Finally, on the eleventh day of the season I filled my first tag. I admit, it was starting to work on my mind a bit but perseverance paid off.
I had hunted the cold windy opening day and the only bird I saw didn't gobble, wouldn't work, and walked across the middle of the field eventually meandering off into
the woods. I was unfazed and thinking to myself "that's turkey hunting...there will be another" but there wasn't, and that nonproductive hunt was followed by five more
and still no Gobbler harvested. Oh sure, I was seeing some but they were either with hens out in a field or there was the one that hung up at about 75 yd and had me
mumbling to myself on the way back to the car. By now I'm starting to rethink everything. I switch caps thinking this one must be reflective or something to the
big boys. I even put my Jake decoy away with the thought the birds I'm hunting are all lovers not fighters so I should just use my 2 hen dekes!
Fast forward to Thursday morning the 26th. I'm hunting a friend's farm in Maries Co where he has seen 3 strutting in his hay field several times recently. The farm has
a small wood lot in the center adjacent to a lake but that area is surrounded by 300 acres of open pasture. Luckily, a fence row surrounding a hay field near the woodlot
had 3, 10 ft cedar trees with the lower branches rubbed off by the cattle. It seemed workable, so that's where I set up hoping the shade from the morning sun would help
hide me. First light came and no sounds were to be heard except that of 2 geese flying over. I called to the wood lot in hopes of attracting a gobbler that must be roosted
in there but if they were there they had lock jaw. An hour passed with no sightings or sounds and now I'm starting think they must be elsewhere today. For whatever reason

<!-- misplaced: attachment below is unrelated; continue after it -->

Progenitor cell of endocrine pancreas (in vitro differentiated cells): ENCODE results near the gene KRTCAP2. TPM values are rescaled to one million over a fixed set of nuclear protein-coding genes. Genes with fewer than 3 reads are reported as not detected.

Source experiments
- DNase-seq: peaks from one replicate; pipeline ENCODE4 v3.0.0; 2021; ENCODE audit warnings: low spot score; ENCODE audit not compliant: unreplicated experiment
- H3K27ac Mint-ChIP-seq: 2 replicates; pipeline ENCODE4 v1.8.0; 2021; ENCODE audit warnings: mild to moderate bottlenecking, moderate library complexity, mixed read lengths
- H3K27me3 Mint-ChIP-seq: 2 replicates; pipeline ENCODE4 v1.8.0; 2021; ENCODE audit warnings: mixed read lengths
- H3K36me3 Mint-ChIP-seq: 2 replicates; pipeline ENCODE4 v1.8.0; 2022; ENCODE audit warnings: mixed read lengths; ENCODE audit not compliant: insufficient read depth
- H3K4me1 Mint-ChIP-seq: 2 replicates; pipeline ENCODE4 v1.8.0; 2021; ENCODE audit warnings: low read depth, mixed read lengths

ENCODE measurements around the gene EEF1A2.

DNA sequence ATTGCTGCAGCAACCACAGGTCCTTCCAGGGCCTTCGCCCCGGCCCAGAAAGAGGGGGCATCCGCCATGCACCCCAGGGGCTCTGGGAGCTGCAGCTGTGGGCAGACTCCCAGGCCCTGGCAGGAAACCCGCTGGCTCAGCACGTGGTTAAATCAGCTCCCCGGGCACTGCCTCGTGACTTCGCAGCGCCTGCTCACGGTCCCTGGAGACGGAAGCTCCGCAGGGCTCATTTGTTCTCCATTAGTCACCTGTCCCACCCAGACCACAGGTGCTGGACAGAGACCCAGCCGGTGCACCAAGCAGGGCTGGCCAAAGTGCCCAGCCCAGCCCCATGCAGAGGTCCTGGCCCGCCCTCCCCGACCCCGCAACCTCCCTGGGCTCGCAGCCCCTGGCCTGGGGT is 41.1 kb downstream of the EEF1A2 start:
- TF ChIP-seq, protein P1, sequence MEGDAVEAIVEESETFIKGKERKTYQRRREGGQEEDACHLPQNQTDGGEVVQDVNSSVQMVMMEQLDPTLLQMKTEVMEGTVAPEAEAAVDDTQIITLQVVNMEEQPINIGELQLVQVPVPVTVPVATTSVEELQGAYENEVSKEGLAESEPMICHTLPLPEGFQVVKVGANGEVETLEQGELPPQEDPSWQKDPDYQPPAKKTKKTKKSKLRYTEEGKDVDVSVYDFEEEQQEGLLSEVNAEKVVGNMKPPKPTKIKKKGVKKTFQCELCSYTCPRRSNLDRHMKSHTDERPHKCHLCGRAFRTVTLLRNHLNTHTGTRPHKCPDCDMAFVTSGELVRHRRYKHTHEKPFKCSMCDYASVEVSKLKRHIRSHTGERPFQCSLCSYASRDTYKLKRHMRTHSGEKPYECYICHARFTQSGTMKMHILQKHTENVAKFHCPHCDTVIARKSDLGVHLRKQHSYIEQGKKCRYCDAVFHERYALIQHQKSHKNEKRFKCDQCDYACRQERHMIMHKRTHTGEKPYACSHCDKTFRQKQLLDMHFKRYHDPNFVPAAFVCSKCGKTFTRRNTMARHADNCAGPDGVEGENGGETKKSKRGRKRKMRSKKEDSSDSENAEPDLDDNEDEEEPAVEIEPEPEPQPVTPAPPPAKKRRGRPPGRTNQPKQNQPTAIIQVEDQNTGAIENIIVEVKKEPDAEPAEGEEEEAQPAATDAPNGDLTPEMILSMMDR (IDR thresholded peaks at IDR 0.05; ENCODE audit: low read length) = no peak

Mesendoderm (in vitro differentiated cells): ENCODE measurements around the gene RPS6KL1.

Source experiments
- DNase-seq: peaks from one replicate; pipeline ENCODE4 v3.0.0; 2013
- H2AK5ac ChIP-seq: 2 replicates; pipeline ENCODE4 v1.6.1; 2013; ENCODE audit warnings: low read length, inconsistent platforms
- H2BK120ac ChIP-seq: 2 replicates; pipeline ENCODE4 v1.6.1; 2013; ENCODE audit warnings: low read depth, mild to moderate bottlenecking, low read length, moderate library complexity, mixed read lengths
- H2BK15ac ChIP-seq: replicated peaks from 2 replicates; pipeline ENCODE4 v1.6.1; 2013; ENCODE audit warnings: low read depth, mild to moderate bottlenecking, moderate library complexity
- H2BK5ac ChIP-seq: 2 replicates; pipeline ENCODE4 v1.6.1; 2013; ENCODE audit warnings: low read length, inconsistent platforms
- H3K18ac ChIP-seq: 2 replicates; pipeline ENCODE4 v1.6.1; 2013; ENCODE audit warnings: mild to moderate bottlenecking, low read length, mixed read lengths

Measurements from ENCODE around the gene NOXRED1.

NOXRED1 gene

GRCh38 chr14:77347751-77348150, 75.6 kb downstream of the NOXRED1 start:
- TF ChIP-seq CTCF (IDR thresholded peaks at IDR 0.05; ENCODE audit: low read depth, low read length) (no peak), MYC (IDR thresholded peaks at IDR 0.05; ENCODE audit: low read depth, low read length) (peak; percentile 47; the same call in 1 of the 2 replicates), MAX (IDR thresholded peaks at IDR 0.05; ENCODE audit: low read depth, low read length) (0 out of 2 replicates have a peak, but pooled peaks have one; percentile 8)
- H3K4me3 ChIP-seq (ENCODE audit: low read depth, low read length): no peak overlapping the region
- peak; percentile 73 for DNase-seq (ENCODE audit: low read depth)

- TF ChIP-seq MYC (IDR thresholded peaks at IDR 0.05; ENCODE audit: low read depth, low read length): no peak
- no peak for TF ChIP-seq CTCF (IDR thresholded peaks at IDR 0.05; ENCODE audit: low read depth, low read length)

I quit focusing on the woods and looked to my left, the west end of this 20 acre open hay field. There was something out there. A long ways away but it was dark colored
and moving my direction. It seemed like it took forever for this silent creature to cover that distance but he did and finally I could see it had a beard. Up until now he was
just walking, stopping to occasionally peck at the ground, but he was not in any hurry to come see my 2 hen decoys. At about 70 yards he stopped and began strutting. He
preformed his best show and moved a little closer but was not motivated to "coming in". After 10 minutes I'm now estimating 10 yard increments between him and me and
I'm concerned about my open location and if I'm about to be noticed. I decided he's got to be within 55 yards and I'm shooting 3 1/2" Hevi-shot that I've patterned out to
50 yards so another 5 yard can't make that much difference. Right? I decide it's now or never and bring the 870, 12 ga. to my cheek for the shot. Sure enough, down he goes
and flops twice before I can get to him but is motionless when I arrive. I do the usual...check beard length, spurs, coloration of his feathers and then look to where I had been
sitting. It seemed further away now than when I was looking at the bird from there. I started stepping it off and it turned out to be 63 yards. Says a lot for my distance estimating
from a sitting position! When I had originally patterned the Hevi-shot a friend made the comment that based on the holes in the plywood target he thought it was lethal to
70 yards but at the time I just chalked that comment up to wishful thinking. I picked up my gear, gun, and bird and walked back to the car feeling pretty good about my day.
As I drove along the edge of the wood lot I spot a mushroom sticking up about 5" located less than 10' off the farm trail/road. I can't believe my eyes so I stop and get out to
see for sure and as it turned out it was on the edge of a decent patch of them. No bag with me so my cap (now my favorite) had to suffice as a container. It all worked out
and after the gobbler was processed and in my cooler with the mushrooms alongside I realized I was still smiling. Imagine that!
The older I get, and I've gotten to the age where people now hold doors for me, the more I think about good hunts and fishing trips in the days gone by but, I also recognize
how rewarding it is just to be out there in the great outdoors. They've all been good whether a harvest or catch occurred or not. Obviously, this OAF membership gets that
and that's why we share our special moments with each other.
To that end I say...enjoy it and share it with all you can while you can,